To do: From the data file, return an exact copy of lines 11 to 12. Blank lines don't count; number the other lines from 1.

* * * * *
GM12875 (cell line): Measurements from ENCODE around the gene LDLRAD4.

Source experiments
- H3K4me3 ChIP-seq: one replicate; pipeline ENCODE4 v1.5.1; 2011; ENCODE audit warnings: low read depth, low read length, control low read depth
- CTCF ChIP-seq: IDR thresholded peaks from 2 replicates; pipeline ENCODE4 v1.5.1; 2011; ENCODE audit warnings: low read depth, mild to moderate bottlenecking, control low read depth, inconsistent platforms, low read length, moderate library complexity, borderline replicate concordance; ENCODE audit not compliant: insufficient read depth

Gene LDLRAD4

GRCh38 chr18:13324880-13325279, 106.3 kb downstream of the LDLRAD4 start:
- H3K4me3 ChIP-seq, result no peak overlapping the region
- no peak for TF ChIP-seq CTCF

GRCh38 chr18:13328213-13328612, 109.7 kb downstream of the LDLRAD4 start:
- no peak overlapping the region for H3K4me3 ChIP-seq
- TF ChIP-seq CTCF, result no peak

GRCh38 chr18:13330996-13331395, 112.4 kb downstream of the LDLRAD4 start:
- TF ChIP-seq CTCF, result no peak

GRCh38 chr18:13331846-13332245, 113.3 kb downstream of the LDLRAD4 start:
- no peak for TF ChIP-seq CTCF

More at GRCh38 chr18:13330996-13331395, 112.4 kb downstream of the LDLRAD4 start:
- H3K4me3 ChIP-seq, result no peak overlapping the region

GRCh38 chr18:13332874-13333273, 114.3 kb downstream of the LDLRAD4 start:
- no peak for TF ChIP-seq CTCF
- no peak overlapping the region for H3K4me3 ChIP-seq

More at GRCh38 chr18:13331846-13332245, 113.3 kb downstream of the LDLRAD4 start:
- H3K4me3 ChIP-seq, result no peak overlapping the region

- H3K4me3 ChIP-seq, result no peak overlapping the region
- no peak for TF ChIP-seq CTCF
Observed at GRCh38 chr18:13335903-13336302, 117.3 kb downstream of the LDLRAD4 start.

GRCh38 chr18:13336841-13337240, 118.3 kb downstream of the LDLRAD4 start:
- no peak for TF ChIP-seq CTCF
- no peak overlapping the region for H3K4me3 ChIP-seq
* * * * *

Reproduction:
- TF ChIP-seq CTCF, result no peak

GRCh38 chr18:13330996-13331395, 112.4 kb downstream of the LDLRAD4 start: